For histology, tissue blocks were paraffin-embedded, cut into 8 µm sections, and processed, alternating Nissl stain and immunohistochemistry for myelin basic protein (MBP) and Aβ deposits. Microscope images were recorded on a Zeiss Axioscan Z1. Layers I–III (upper), IV (mid), and V–VI (lower) were manually segmented (by CJ) on Nissl sections, projected onto the nearest MBP and Aβ sections, and used to bin the average optical density.

Box plots for all metrics were plotted in Matlab.

Results:

Fig. 1 shows cortical lamination degradation relative to CTRL in MRI contrasts, in line with previous R2* observations in post mortem AD tissue [Nabuurs2013,Kenkuis2019].

Fig. 2 suggests that multimodal combination of regional differences in R2*, MD, and FA profiles could differentiate between AD and PCA. This differentiation could reflect differences in Aβ, myelin, or iron distribution, but could also reflect minor differences in tissue preparation. Quantitative iron measurements and in vivo experiments will allow further investigation.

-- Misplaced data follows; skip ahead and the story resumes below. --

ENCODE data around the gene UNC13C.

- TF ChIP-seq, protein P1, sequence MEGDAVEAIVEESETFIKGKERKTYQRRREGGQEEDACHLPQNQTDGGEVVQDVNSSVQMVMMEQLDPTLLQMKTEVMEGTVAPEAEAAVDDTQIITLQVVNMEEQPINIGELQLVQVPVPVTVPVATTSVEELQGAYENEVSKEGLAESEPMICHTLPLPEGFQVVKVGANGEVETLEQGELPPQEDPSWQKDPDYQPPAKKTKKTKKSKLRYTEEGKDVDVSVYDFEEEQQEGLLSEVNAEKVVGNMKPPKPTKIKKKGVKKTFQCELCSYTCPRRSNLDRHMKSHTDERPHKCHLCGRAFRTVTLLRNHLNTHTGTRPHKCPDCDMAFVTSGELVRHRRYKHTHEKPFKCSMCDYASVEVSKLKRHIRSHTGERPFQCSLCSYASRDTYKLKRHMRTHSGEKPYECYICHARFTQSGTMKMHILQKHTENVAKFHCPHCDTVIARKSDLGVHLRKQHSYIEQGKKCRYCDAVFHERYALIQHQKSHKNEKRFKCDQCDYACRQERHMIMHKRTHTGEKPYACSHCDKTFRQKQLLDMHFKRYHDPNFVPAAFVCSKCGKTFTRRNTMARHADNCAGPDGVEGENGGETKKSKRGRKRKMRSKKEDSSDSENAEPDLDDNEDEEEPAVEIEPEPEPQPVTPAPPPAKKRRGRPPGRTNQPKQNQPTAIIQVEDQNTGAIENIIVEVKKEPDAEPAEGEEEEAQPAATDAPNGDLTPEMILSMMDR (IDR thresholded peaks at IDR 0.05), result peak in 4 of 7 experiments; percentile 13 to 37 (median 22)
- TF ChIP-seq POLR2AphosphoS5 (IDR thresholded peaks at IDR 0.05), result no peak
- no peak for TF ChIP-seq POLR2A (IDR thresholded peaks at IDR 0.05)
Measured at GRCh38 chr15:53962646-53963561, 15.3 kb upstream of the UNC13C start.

Supporting Image: Fig1.png
   ·Fig. 1
Supporting Image: Fig2.png
   ·Fig. 2
 

Conclusions:

We have shown that AD cortical lamination disturbances previously seen in R2* [Nabuurs2013] can be seen in other quantitative maps and in PCA. Observed differences in MRI contrast between PCA and AD may reflect their different progression, but the small number of samples calls for caution when extrapolating the results.

Disorders of the Nervous System:

Neurodegenerative/ Late Life (eg. Parkinson’s, Alzheimer’s) 1

Neuroanatomy, Physiology, Metabolism and Neurotransmission:

Cortical Anatomy and Brain Mapping 2

Novel Imaging Acquisition Methods:

Anatomical MRI
Diffusion MRI

Keywords:

ADULTS
Cortex
Cortical Layers
Degenerative Disease
DISORDERS
HIGH FIELD MR
MRI
Neurological
STRUCTURAL MRI

1|2Indicates the priority used for review

My abstract is being submitted as a Software Demonstration.

No

Please indicate below if your study was a "resting state" or "task-activation” study.

Other

Healthy subjects only or patients (note that patient studies may also involve healthy subjects):

Patients